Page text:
When venturing out for a hike in Iceland, stick to marked trails and respect fenced-off areas in order for damaged vegetation to repair itself. Keep the old adage ‘take only photos and leave only footprints’ in the back of your mind while exploring.
It’s important to remove any garbage and dispose of it carefully – even if there are bins, it’s better that you don’t leave your trash blowing around in the wind. Here you have some great hiking routes in Iceland to practice these sustainable trekking tips!
Off-roading is illegal in Iceland, but it hasn’t always been so.
Not long ago, for instance, to reach the Sólheimasandur plane wreck, private vehicles could follow a rough track. It led from the Ring Road out to the DC3 which famously crashed onto the black sand back in 1973. However, many cars got lost, damaged fragile vegetation or were bogged down in the soft ground.
Therefore, it makes sense that to visit the Sólheimasandur crash site today, you need to park up and walk. In fact, if you’re keen to venture off-road anywhere in Iceland, you’ll need to do the same.
The best practice is to leave your car in a designated spot where you aren’t going to do any harm to the fragile landscape. Be sure to choose a reputable provider if you plan to book excursions such as super jeep tours.
Camp only in designated places
Wild camping is popular – and legal – in some parts of Europe, but when the environment is as fragile as Iceland’s, it can be extremely damaging.
According to the Icelandic government, around 25% of land in the country is formally protected. At present, there are officially three national parks, one in the works, and a further 120 or so that are protected.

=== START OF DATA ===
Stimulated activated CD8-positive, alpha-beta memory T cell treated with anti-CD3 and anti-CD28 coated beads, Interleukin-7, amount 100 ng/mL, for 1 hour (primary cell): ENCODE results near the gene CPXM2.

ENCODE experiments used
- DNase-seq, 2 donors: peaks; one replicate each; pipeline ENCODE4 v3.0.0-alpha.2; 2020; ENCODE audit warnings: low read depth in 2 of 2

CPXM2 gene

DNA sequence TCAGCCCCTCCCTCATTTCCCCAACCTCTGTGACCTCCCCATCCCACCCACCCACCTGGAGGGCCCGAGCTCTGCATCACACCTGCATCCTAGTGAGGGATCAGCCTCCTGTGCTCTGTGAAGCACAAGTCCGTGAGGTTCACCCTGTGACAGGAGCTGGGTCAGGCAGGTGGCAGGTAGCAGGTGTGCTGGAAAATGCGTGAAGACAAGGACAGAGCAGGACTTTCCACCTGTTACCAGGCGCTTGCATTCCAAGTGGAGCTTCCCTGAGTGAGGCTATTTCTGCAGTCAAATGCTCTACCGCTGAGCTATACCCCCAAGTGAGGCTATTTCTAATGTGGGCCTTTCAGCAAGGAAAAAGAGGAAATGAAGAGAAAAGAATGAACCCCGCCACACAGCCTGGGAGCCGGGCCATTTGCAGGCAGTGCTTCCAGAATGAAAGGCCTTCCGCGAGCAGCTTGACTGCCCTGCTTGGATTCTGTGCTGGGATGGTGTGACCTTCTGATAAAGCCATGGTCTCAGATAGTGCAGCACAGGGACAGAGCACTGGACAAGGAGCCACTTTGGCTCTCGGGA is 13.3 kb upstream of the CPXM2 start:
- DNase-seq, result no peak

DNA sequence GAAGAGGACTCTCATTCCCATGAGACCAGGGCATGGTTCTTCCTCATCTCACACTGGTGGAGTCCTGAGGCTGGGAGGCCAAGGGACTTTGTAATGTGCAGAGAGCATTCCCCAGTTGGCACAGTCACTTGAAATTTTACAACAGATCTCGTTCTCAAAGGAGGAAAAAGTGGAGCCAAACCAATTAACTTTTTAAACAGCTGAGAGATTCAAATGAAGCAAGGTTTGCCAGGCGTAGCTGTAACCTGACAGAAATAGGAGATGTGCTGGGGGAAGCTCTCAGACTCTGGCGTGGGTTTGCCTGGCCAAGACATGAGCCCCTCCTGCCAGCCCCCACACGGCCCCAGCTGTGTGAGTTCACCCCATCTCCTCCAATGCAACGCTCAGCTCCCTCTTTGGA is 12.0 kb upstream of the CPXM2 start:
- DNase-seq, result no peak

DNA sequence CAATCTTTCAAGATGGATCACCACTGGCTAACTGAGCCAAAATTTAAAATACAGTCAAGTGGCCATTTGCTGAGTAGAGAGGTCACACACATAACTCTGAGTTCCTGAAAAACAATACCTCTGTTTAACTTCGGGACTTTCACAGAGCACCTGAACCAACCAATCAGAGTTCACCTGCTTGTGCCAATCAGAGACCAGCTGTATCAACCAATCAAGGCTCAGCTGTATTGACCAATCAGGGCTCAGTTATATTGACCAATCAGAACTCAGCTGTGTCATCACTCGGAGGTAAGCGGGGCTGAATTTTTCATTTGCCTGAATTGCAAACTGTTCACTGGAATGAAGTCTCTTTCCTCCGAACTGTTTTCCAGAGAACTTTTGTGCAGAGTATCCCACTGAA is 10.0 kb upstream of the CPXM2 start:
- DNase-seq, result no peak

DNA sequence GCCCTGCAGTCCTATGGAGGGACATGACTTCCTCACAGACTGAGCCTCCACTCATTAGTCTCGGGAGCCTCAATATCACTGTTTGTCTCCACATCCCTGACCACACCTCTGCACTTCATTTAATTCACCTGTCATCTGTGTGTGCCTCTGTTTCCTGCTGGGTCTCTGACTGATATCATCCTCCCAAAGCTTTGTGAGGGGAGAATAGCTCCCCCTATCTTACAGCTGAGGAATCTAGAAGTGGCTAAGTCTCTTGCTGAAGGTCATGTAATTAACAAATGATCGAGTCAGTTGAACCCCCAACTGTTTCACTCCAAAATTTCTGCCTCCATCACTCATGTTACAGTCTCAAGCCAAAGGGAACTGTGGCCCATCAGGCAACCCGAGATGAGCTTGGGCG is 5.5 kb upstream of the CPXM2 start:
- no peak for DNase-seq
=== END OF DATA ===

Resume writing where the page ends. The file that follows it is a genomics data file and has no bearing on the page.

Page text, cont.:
Beyond Iceland’s three national parks, there are many places of exceptional beauty. However, since 2015, it’s no longer permitted to camp in Iceland outside designated sites without the written permission of the landowner. Luckily, there are plenty of official sites where you can put up a tent without having to resort to breaking the law.
Answer the call of nature with respect
It’s almost impossible to believe that some tourists would need reminding of something so basic, but unfortunately in the past there have been incidents of visitors using the Icelandic countryside as a toilet.
Leaving human waste in such a manner is not only disgusting, but it also does serious damage to vegetation.
Because of the cold temperatures and harsh weather conditions, Icelandic vegetation can be very vulnerable. The most fragile, such as the moss you see growing on lava fields, can take decades to grow. That’s why just one thoughtless act can have the most long-term consequences.